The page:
In order to expand your ability as a runner, it’s crucial that one is constantly looking for new adventures. Since last weekends race series is now at a close, I found myself starting to feel the temptations of ‘burnout’ along the 5K road races. The burnout sensation is far more fearful to my soul compared to that of injury or death; I don’t want to lose the fire of loving to run. Obviously, to prevent that from happening, I needed to make some adjustments.
Enter the MudBabes. Yes, this a real group of people out here in the flyover land of the United States. Each Monday evening they get together and take off for a few (several) miles along the trails of our countryside. One of their runners had invited me out to run along with these lovely folks. Aiming for a change of pace for myself, and perhaps a new vested interest in the running world I took the challenge to meet up with them on this warm evening.
It was going to be great to make new friends…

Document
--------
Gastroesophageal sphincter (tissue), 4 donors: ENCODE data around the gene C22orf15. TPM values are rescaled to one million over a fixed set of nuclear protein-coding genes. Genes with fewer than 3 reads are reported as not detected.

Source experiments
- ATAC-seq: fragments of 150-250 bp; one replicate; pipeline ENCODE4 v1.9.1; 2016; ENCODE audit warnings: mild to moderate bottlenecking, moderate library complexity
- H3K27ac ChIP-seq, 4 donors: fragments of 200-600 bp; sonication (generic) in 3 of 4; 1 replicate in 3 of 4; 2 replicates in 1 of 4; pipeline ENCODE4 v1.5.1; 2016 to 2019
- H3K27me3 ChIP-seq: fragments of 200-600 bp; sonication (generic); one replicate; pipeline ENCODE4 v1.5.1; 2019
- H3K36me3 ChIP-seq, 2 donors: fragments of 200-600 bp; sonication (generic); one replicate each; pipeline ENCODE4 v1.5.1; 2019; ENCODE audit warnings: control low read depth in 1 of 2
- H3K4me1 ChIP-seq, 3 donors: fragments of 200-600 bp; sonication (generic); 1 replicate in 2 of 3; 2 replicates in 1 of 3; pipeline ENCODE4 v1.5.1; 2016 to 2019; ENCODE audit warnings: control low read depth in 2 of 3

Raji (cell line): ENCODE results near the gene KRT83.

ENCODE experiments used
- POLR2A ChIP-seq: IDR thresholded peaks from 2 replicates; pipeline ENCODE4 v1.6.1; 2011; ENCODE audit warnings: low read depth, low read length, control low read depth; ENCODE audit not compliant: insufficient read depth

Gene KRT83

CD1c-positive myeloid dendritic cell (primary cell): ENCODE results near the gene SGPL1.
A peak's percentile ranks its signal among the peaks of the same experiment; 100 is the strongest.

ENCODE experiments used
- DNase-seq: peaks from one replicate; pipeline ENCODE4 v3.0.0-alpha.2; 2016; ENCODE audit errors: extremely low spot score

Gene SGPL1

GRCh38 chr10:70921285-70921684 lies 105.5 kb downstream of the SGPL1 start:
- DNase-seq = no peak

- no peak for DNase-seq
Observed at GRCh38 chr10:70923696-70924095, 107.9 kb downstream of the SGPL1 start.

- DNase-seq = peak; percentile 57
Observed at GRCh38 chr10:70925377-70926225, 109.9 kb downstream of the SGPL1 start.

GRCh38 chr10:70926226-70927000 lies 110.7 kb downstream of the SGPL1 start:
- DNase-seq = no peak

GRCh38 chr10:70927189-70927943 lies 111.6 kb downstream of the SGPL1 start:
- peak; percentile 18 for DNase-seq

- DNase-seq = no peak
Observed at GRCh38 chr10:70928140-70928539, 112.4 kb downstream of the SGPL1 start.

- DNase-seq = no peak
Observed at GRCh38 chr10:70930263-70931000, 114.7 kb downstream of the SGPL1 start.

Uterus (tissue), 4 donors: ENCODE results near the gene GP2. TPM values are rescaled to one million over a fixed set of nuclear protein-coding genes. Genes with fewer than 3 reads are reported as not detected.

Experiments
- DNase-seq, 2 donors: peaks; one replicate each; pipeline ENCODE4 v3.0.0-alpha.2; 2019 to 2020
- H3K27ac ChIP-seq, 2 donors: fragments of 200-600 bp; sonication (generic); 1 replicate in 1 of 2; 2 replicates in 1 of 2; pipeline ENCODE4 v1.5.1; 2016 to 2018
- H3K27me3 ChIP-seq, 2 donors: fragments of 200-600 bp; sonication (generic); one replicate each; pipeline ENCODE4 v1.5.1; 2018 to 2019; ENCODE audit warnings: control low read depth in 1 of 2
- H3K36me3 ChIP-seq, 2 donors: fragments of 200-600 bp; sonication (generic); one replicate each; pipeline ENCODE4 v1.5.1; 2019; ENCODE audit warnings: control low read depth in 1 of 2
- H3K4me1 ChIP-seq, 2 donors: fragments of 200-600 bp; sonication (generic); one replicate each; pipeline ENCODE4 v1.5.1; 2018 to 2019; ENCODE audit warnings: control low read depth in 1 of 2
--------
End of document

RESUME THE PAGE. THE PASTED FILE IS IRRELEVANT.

…or die at the feet of their own dedication to the trail gods.
June 20, 2016–Shawnee Mission Trails, Kansas: I had arrived fifteen minutes early to the trailhead where we would be taking off. I had finished my second peppermint and my first bottle of water. The air temperature was 94°F, the humidity added placed it near the 100°F mark. It is Kansas, this is not uncommon for 5:50 PM in June.
The group of MudBabes began to gather near one of the vehicles in the parking lot. While I was awkwardly awaiting seeing someone I actually recognized I began to view the trail routes along a board near the road. On this map I found cross country trails, hiking trails, walking trails, and mountain biking trails. There were so many options to choose from! Running along the asphalt trail lines through the park, gliding through the grass of a cross country course, or even enjoying a little bit of scenery on a hiking trail. How awesome could any of those options be?